For effective promotion of constitutionalism and rule of law, it was suggested that continental, regional and national promotion initiatives are situated in a given country’s context, taking into account its development, socio-economic, and peace and security situations. In view of this, AU Commission was requested to commission a study to establish the underlying challenges to the adherence to constitutionalism and rule of law in Africa.

 

It has been suggested by participants that media has to understand the provisions and objectives of the charters; Inform the public about the charters; Provide a platform to stakeholders to discuss issues pertaining to the ratification and implementation of the charters; Actively participate in setting agendas relating to the charters, including promoting constitutionalism and rule of law; and Critically and independently comment on the implementation of the charters.

 

Worth mentioning that 25 African countries, members of the AU, have ratified the Charter on Democracy and Governance and only 11 African countries signed the Charter on Public Service. Delegates urged the AUC through DPA to work with government line ministries and CSOs to popularize the charters. Through this, AUC was urged to impress it upon Member States to ascend to the charters.

 

The consultation was attended by representatives of national parliaments, and representatives of ministries of foreign affairs of East African Region, Member States of IGAD and East African Community (EAC), the PAP, African Union Commission, the African Union Organs, Experts in constitutionalism and rule of law, local government and local development, representatives of civil society organizations, think tanks and other organizations.

 

 

 

Notes to the Editors:

 

THE FIRST TEN-YEAR IMPLEMENTATION PLAN

 

The document seeks to: identify priority areas, their associated targets / expected outcomes and indicative strategies to stakeholders; highlight the fast track programmes/ projects that will bring quick wins and generate and sustain the interest of the African Citizenry in the African Agenda; assign responsibilities and accountabilities to all stakeholders in the implementation, monitoring and evaluation of the plan and outline the strategies required to ensure resource and capacity availability and sustained citizen’s engagement for plan execution.

 

The plan document comprises seven chapters:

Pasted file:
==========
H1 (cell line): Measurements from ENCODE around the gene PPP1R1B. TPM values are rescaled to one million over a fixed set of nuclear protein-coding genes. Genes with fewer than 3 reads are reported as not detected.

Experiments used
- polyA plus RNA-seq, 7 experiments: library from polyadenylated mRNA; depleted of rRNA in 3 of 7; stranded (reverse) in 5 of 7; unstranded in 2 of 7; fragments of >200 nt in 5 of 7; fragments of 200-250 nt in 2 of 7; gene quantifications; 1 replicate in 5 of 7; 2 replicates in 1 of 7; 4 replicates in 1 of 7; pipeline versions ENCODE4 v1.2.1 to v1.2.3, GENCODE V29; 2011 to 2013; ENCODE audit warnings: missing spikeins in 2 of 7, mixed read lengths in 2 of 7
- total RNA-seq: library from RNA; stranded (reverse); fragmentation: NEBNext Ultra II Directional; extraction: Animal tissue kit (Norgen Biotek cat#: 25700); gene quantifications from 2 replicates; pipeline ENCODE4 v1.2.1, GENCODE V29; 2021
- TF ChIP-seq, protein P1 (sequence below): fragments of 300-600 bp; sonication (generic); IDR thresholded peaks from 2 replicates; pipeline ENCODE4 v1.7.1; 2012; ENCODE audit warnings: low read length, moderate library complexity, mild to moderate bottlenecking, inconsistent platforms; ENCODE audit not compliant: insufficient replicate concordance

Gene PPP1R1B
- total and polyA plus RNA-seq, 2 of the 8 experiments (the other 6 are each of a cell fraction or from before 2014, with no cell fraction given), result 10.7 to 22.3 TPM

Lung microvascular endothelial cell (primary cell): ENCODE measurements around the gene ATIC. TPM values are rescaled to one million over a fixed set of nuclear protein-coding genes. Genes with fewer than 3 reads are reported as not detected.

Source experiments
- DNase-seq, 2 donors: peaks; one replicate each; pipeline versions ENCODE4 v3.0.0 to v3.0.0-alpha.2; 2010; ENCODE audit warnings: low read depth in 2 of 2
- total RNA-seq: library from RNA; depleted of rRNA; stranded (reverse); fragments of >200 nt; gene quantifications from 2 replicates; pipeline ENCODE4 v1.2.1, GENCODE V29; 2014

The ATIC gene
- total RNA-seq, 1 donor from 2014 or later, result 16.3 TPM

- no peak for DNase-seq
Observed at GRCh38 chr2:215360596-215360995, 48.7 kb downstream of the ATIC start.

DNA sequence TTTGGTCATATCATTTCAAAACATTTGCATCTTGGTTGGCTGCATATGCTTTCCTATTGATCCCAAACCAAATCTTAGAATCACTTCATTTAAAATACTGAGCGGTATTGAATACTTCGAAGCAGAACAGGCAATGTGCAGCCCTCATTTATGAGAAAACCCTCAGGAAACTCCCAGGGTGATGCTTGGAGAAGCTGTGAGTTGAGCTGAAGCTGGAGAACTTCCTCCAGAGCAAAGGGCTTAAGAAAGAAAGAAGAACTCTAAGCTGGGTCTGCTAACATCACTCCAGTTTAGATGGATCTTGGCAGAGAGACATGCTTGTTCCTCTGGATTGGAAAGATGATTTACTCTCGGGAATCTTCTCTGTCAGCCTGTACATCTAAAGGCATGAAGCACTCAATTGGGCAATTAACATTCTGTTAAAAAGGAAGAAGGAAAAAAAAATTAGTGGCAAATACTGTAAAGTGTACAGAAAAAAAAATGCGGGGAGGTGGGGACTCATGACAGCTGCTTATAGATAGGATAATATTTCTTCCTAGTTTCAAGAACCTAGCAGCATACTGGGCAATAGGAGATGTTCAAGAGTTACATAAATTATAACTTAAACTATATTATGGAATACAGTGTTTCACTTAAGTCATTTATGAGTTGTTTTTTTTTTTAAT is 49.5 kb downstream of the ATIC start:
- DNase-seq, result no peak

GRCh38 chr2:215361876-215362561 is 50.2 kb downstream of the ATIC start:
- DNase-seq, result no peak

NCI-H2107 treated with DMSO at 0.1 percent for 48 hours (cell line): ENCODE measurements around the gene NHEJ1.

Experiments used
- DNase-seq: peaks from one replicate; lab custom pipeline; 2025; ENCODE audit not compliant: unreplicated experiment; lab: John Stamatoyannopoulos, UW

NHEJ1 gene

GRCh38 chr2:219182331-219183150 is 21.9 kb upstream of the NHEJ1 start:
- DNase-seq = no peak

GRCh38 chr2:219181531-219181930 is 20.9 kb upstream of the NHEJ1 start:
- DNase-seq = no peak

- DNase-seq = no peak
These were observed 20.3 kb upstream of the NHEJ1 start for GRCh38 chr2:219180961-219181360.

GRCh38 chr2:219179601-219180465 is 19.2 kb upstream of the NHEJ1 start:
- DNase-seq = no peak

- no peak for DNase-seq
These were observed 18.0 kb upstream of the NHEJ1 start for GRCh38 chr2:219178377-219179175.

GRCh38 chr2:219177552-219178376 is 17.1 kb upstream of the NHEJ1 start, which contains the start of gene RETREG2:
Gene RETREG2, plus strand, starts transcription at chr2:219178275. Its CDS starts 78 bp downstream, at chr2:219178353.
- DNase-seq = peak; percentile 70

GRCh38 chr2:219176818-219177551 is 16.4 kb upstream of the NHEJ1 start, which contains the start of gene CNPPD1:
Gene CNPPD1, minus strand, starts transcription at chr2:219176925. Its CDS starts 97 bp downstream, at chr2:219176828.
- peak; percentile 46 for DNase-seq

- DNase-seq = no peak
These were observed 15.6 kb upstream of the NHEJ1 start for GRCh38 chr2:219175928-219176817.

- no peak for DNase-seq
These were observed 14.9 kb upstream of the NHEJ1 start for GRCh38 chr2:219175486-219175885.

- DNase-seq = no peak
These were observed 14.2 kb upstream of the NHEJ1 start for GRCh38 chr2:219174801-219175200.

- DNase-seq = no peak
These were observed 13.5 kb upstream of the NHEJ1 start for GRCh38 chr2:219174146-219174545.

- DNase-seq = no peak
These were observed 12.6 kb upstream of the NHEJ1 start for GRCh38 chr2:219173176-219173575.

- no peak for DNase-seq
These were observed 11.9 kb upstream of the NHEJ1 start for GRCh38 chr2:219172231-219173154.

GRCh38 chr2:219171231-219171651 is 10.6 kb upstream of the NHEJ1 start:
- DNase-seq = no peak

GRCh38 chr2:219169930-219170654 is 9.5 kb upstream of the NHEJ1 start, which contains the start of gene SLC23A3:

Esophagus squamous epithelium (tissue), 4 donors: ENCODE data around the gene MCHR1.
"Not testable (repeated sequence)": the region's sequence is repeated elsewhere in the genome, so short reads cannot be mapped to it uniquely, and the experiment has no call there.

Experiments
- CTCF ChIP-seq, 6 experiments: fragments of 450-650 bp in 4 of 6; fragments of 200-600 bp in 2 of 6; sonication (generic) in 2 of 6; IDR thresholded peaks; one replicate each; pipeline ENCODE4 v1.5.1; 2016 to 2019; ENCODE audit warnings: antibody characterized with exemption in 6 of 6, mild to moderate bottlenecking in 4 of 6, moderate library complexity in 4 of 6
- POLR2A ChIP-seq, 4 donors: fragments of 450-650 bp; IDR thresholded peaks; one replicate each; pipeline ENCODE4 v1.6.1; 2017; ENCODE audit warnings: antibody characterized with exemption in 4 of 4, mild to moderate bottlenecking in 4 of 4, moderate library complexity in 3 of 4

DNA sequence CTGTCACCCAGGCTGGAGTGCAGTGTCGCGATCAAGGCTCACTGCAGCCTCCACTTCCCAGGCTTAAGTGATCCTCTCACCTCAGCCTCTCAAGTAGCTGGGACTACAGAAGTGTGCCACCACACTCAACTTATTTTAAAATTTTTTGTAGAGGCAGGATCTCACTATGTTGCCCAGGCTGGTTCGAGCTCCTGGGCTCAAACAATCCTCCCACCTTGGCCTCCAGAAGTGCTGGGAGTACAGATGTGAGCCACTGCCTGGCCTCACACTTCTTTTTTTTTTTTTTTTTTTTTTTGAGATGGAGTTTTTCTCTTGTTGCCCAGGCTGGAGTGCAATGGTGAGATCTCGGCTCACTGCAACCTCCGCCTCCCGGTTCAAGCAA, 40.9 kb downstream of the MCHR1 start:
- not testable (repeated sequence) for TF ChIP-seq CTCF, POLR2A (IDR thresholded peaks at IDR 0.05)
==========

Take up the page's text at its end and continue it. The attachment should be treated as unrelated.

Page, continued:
1. Introduction: Covers the context, purpose and foundation and preparatory process. It situates the plan within the context of Agenda 2063 and highlights its foundations as the AU Vision, The AU 50th Anniversary Solemn Declaration and the Seven African Aspirations with the purpose of providing a common results framework for Africa’s socio-economic transformation within the first ten years of the 50 year horizon.

2. Goals and Priority Areas: Looks at the current development situation in the seven aspirational areas and provides the selection criteria for Goals and Priority Areas which form the basis for the plan framework; lastly it provides a snapshot of Africa in 2023 when all the set goals and targets have been attained.

3. Plan Framework It outlines for each of the 7 aspirations -the goals, the priority areas for each goal, the target(s) for 2023 (national, regional and continental) , the indicative strategies and key process actions/ milestones towards 2023 on continental frameworks (e.g. PIDA, CAADP).

4.Implementation Plan: It presents the principles (e.g. diversity, subsidiarity, inclusiveness, results orientation, leveraging of existing institutions) which will guide all stakeholders in the implementation of the First Ten Year Implementation Plan, the key stakeholders–national/sub-national, RECs and AUC, PAP, ECA, AfDB etc. are identified and their roles indicated; timelines, policy guidelines for execution of key implementation activities and issues related to capacity and communication are presented.

5.Monitoring and Evaluation: It outlines the rationale for an M&E, structure of results framework, policy guidelines on M&E and knowledge and experience sharing required for the successful execution of the ten year plan.

6. Financing: It identifies the financing need of the First Ten Years together with the facilitative measures that will ensure funds availability; it also presents the implementation arrangements which will ensure funds availability.

7. Partnerships: It outlines the recommendations on partnerships with respect to having an AU common position on partnerships, measures to maximize Africa’s benefits from partnerships and deepening of transformative benefits from partnerships.

 

The First Ten-Year Implementation Plan document can be accessed from the link below:

http://agenda2063.au.int/en/documents/agenda-2063-first-ten-year-implementation-plan-2014-2023-september-2015

 

For further information, kindly contact the coordinators of the meeting:

  1. Mr. Calixte Aristide Mbari, Ag. Head of Division, Democracy, Governance, Human Rights, and Elections at the Department of Political Affairs,

     E-mail: MbariC@africa-union.org; Mobile: +250785924741

  1. Mr. Issaka Garba Abdou, Senior Political Officer,

     E-mail: Garbaabdoul@Africa-union.org; Mobile: +250782000683

  1. Ms. Darsheenee Singh Raumnauth, Constitutionalism and Rule of Law Analyst, E-mail: Raumnauthd@africa-union.org ; Mobile: +250780302386
  2. Mr. Naba Nindia Marc, Democratic Governance Analyst, Email: MarcN@africa-union.org

 

Media Contact:

Mr. Gamal Ahmed Karrar, Directorate of Information and Communication, African Union Commission, E-mail:    gamalk@africa-union.org ; Mobile:  +250780302316

 

For further information contact

Directorate of Information and Communication | African Union Commission I E-mail: dinfo@african-union.org I Web Site: www.au.int I Addis Ababa | Ethiopia